Learn from The Past or Be Doomed to Repeat It Debt Collection During Covid-19

 It is an often-repeated refrain that the past is something from which we must learn. Obviously, COVID-19 and everything it entails creates unique challenges for debt collections. However, the Law Firm of Thomas J Maccari wants you to know how the lessons learned from the most recent recession can help Florida debt collectors now, and what important differences there are to navigate.

Flashback to 2008

There are several things the collection industry did not do during the last global financial crisis of 2008. Specifically:

  • There was no differentiation of customers who would not have been in the situation were it not for the crash. In 2020, that would mean not identifying customers entering collection purely because of COVID-19, and that failure is a mistake.
  • Failure to identify how these customers would perform compared to every-day collections customers:
    • Not profiling behaviors to see how they differed in a collection situation
    • No reviewing how they behaved just before they came into collections
    • Not assessing how they may behave once the crisis that triggered their financial stress started to pass
    • Not profiling their likely return to financial stability and not understanding any differences in their financial morality

By failing to consider those behaviors, the industry did not change their:

  • Segmentation
  • Strategies
  • Treatment paths
  • Policies, or
  • Solution range

In the two years leading up to the crash, the average return to financial stability took 2.5 years. Meaning, if a customer had gone into collections and recovery, it was typically 2.5 years from the point of entering collections to when the debt purchaser would be able to get into a routine payment habit with the indebted customer.

The two years after 2008, that period of return to financial good was reduced to nine months. This is due to customers rolling into collections that were actually good, conscientious customers with a short-term payment problem. They have a very different financial sensibility and profile, and are soon back to employment and earning again, hence the return to good status. Treating these customers with the right outcomes now can generate a lifetime of loyalty.

The difference between the Crash of ’08 and the Coronavirus? The scale of vulnerability in both the short and long term appears greater, unfortunately. 

What’s Next?

Currently, operations are doing their best to deal with a huge increase in customer calls, driven by the respective relief and earning protection programs across the different markets. Lenders and Debt Control Agencies (DCAs) have been trying to maintain business continuity while also dealing with a significant reduction in their workforce and the challenges of the new remote/work from home practices for those who have remained.

Somewhere in that mix, it is important for the team to be asking:

  • What do I need to do today to ensure we are well-positioned to manage what will be a far larger collections portfolio in the near future?
  • And how do we do this without creating bad customer sentiment or losing future good customers?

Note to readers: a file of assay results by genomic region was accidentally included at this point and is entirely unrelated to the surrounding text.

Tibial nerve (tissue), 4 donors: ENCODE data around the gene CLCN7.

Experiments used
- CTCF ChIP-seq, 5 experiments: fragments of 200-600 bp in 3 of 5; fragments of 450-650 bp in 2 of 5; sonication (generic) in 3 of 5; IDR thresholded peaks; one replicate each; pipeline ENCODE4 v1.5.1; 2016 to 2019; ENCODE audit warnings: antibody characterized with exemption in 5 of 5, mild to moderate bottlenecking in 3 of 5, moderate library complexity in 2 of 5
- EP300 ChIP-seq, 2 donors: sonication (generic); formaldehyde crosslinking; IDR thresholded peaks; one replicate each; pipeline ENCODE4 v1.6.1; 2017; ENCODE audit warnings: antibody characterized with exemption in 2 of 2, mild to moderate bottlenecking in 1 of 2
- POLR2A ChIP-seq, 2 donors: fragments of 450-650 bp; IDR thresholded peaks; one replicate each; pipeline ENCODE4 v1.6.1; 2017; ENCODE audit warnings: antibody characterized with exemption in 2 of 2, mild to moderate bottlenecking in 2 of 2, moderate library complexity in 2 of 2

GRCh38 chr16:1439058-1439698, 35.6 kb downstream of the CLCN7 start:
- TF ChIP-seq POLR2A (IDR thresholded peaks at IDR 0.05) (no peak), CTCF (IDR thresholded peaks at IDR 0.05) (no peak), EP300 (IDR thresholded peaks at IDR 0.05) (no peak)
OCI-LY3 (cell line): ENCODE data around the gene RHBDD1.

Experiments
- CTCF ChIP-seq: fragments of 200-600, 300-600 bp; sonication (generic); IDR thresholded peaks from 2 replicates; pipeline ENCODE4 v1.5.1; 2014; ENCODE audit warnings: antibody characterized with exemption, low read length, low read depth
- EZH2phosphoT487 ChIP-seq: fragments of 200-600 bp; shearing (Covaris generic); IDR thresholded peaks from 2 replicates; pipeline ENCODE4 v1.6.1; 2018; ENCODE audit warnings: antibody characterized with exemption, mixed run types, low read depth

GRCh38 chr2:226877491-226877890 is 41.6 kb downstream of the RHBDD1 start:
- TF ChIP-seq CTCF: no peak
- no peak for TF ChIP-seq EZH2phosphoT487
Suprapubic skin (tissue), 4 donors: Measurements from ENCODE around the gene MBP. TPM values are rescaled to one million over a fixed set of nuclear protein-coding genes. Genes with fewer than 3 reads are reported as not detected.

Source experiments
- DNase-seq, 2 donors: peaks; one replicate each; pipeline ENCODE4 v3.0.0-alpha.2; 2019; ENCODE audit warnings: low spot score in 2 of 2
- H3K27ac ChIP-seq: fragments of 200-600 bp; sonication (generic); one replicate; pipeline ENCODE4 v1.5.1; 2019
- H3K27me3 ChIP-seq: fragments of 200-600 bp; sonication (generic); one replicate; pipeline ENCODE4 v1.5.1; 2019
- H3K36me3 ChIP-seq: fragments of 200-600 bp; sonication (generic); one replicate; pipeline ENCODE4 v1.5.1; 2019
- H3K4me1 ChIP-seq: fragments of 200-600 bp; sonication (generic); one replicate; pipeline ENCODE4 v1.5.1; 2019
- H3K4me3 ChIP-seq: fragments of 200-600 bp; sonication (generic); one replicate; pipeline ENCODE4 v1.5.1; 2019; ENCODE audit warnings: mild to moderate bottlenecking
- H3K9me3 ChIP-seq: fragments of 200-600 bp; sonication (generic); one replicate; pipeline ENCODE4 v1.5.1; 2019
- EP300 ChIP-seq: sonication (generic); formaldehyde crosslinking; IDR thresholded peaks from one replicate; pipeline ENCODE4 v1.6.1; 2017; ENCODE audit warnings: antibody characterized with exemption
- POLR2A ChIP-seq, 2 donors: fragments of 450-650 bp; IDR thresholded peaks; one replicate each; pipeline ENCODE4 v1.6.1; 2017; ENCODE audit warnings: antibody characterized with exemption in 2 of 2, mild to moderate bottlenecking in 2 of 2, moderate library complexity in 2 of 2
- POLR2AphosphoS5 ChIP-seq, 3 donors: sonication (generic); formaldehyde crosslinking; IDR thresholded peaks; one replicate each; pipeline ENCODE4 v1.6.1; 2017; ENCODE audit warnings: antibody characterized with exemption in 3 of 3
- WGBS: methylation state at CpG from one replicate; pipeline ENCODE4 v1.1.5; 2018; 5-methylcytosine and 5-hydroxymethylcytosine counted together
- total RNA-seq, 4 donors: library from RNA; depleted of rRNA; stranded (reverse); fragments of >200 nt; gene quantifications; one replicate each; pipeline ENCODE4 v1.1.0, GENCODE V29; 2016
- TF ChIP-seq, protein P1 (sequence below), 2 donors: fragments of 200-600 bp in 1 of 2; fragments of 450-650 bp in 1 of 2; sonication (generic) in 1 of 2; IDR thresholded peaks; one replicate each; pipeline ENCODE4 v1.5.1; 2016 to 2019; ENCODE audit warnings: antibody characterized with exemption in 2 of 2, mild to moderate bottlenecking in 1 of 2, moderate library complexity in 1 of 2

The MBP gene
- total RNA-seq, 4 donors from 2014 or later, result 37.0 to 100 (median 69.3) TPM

These two considerations help determine how rapidly and strongly a collections team emerges from the crisis. Those who do not carry out the correct actions today are likely to still be blaming the crisis after it will be, in fact, long gone.

Here and Now

Embrace a digital customer engagement that supports scalability and a seamless, secure journey for the customer, as well as a release of pressure on the call center workforce.

There is important information you can capture today that you may not have chosen to in the past. When the initial tsunami of calls begins to subside, you will have a large book that requires work. Collections, risk and operations executives will require that data to help them:

  • Understand the differences between COVID-19-related debt and non-COVID-related debt
  • Identify the customers that traditional collections risk analytics apply to, and those for whom it is antiquated or redundant
  • Determine the likely return to good financial status by reviewing data such as:
    • Were they in a protected industry?
    • What drove their reduction in income? Was it:
      • Furlough (and if so, with what degree of protection)?
      • Redundancy?
      • Sickness?
    • What has been the true impact on disposable income, and can open banking support and validate the impact?
    • What is their likely return to good trajectory given their household dynamics and industry sector?

No Conclusion Yet (but soon)

The Law Firm of Thomas J Maccari of Boca Raton provides assistance with commercial and corporate debt collection services, lien enforcement, civil litigation and more. Working with our clients across various sectors, we have seen first-hand what best practices in collections looks like today. Give us a call at 561-982-9772 to learn more about how we provide the best solutions to your collection issues, and visit us back here for more tips and solutions to give you the best possible results in the quickest possible time frame.

Collecting Debt During and After a Disaster

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